Procedural Checklist Details

You must follow set procedures in completing your thesis or dissertation. These procedures are designed to ensure that the process goes as smoothly as it can for you. You must be aware of this process when beginning your thesis or dissertation in order to plan your time properly. Always work with your committee through each step.

Printable List (PDF)  Under revision

Getting Started

It is never too early to begin planning your thesis or dissertation. You might want to be thinking about your project from the moment that you begin your graduate program.  Keep in mind that you must register for thesis or dissertation credit for any semester in which you receive assistance from any member of your committee.

Develop Tentative Proposal

You should be thinking about your project as soon as you begin your program. As you approach the point in your program where you start your thesis or dissertation, you will develop a tentative proposal prior to a discussion of your project with your major professor. You should have an idea of what you want to do, when you want to do it, where you want to do it, and how you will do it.

Consult with Major Professor

Once you have your tentative proposal, you should meet with your major professor, who will serve as the chair of your committee, to start the process of getting the committee in place and formalizing your research project.

Select Committee

When you and your major professor agree that you have a project that both meets the needs of the degree and is feasible, you should form your committee. Procedures for this vary from program to program. You should have an idea of the committee composition you would feel comfortable with, but you need to discuss this with your major professor. Faculty members are limited in the number of thesis or dissertation committees they can chair and upon which they can serve. Your major professor may be aware of other factors that would make the selection of an individual inappropriate for your project. You need to consult your major professor for this and most other decisions pertaining to your research project.

Make sure that all members of your committee are members of the graduate faculty.  Submit signed thesis and dissertation committee appointment forms at least three semesters in advance of your planned graduation date.  More details found below.

The Graduate Faculty List shows those with associate, full, or temporary status.

A thesis committee must have a minimum of three members, with the major professor and at least one additional professor drawn from the department in which the student is majoring. One member of the committee must be from a department outside the student’s area of specialization. All members of the committee must be members of the VSU graduate faculty or be approved by exception by the dean of the Graduate School.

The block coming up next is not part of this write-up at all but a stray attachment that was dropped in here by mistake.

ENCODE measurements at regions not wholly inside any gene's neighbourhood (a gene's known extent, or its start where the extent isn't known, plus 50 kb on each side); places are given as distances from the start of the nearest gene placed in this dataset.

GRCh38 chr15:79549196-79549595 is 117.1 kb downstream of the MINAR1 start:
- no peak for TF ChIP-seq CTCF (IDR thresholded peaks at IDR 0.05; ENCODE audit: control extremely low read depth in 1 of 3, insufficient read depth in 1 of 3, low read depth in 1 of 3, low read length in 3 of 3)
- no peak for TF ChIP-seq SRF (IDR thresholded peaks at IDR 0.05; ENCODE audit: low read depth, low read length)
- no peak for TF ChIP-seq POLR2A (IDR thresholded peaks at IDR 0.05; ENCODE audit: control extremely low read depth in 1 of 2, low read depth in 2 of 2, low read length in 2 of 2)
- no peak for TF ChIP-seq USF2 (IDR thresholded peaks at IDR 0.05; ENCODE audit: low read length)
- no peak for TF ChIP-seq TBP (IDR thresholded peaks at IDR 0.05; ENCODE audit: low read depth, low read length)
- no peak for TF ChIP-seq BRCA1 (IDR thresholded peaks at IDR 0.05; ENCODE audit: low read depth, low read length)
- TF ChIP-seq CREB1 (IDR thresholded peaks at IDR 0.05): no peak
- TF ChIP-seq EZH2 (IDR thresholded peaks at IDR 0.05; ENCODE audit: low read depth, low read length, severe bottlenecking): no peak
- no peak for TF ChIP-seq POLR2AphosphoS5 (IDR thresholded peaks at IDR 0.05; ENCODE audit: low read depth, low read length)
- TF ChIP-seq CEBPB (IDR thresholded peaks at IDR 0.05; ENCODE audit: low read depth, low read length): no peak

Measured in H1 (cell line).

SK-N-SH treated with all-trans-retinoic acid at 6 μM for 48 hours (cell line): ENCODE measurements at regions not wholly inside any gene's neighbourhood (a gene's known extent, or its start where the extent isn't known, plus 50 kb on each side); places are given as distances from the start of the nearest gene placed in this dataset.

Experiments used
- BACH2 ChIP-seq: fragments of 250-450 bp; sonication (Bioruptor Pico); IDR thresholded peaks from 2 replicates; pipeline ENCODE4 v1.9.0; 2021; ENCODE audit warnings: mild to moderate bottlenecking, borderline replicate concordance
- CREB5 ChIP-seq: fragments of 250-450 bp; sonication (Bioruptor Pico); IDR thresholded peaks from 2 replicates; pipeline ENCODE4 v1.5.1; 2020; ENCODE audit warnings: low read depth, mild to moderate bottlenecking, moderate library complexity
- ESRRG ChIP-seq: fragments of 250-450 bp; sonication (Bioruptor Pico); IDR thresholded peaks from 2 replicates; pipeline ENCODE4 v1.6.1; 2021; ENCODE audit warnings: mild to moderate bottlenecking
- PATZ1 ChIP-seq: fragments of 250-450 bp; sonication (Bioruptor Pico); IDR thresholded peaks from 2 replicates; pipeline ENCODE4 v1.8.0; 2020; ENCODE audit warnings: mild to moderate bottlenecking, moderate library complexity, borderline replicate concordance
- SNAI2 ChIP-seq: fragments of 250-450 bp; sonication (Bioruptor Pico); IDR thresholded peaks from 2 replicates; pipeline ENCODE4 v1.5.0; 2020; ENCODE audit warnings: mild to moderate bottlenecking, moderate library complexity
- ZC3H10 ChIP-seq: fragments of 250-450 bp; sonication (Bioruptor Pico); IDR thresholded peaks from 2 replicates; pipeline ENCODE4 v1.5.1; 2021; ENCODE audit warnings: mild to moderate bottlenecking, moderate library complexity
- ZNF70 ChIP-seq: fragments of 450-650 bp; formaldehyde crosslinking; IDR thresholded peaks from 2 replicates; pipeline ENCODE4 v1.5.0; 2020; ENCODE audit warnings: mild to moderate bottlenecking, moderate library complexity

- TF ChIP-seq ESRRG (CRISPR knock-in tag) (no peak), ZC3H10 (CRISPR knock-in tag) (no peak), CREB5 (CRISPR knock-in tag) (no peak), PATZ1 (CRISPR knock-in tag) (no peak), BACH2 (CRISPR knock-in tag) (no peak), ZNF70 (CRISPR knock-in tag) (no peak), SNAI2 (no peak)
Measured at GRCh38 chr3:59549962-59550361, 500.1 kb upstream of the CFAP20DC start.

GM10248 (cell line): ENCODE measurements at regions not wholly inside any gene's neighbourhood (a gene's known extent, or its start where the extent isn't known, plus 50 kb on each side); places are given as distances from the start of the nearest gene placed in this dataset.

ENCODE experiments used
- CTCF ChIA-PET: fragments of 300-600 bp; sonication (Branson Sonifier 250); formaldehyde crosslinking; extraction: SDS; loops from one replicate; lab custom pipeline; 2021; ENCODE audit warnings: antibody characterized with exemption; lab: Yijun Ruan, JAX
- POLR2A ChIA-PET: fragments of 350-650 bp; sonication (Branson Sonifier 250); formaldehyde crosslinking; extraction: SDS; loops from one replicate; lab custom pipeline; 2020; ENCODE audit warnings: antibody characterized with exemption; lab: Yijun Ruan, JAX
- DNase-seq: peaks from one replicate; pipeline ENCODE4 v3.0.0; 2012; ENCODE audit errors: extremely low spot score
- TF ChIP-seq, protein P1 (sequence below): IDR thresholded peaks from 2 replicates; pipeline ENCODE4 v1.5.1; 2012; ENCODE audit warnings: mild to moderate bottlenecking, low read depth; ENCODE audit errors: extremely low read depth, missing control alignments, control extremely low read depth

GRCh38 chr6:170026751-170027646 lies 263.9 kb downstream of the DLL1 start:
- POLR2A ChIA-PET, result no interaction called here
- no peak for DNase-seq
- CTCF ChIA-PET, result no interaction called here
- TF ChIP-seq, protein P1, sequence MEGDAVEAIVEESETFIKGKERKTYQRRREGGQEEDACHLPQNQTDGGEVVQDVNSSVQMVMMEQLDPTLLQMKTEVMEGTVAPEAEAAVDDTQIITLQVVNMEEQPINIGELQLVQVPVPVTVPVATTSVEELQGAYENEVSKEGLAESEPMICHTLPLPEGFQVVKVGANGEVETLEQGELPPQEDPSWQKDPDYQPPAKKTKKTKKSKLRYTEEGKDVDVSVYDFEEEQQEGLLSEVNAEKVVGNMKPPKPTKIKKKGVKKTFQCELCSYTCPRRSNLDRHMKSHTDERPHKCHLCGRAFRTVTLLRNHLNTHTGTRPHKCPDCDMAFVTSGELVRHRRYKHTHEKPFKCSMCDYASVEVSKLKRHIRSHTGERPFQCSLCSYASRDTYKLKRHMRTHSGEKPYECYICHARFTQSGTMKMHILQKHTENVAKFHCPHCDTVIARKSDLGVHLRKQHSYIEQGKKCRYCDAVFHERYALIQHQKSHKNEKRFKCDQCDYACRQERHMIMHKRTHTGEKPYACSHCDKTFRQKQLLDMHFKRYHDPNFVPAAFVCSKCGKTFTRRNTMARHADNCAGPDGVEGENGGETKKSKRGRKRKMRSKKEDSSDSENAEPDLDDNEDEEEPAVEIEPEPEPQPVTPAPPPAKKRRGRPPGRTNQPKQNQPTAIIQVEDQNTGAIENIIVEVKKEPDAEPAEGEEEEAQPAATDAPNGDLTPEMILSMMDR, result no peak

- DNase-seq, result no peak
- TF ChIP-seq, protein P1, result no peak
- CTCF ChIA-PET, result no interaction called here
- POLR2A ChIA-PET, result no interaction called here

The dissertation committee will be composed of three to five members and should be named no earlier than the semester in which the Comprehensive Examinations are scheduled to be taken. All of the committee members must be members of the VSU graduate faculty, or have been approved by exception by the dean of the Graduate School. One member must be a member of the faculty in the student’s departmental major; this person may serve as the chair of the committee. One member of the committee must be from a department outside the College of Education for EDD students, or Arts & Sciences for DPA students, supporting the core courses. One member of the committee must be from a department within the College of Education or Arts and Sciences, but outside the student’s department of specialization. For EDD students, one member must be a member of the VSU research faculty.

Conduct Preliminary Feasibility Study

You should conduct a preliminary feasibility study of your proposal while you are in the process of consulting with your major professor and while you are attempting to come up with a committee. Many times a project looks interesting, worthwhile, and doable when you first consider it, but becomes less so upon closer examination. There may be a number of constraints that make your research project unworkable. Finding these constraints should not disqualify the project, but you must find a way of dealing with the constraint. If it becomes clear that there are too many obstacles that would negatively affect your study, you need to consider a different topic.

Submit Thesis/Dissertation Committee Form to the Graduate School

Once you have determined the composition of your committee and the individual members have agreed to serve on the committee, you must obtain their signatures on the Thesis Appointment Committee form or dissertation committee form (consult doctoral program handbook for forms) and submit that form to the Graduate School, which retains the right of final approval of your committee (remember, all committee members must have graduate faculty status). Please submit the completed form at least three semesters in advance of the semester in which you graduate.

There are different forms for master’s theses and doctoral dissertation committees. Doctoral students should use forms in their Doctoral Student Handbooks.  Only thesis students use the above form.

Prepare Draft of Proposall

At this point, you will prepare a formal proposal for your committee to approve. Check with your committee chair to determine what style or form to use for the proposal. When submitting your formal proposal and, indeed, when submitting any element of your project, you must make sure that the document is formatted properly, typed, free of grammatical and spelling errors, and well organized. Your committee is there to assist your intellectual growth, and to serve as basic proof readers and assist with editing your work as needed.

The purpose of the proposal is to offer your committee evidence of the significance and rationale of the proposed study, the philosophical or theoretical knowledge base within which the topic is developed, the methodology or procedures to be employed, and the anticipated implications of the findings or conclusions. The proposal is an indication of the student’s readiness to conduct the research (Georgia State University, 1989).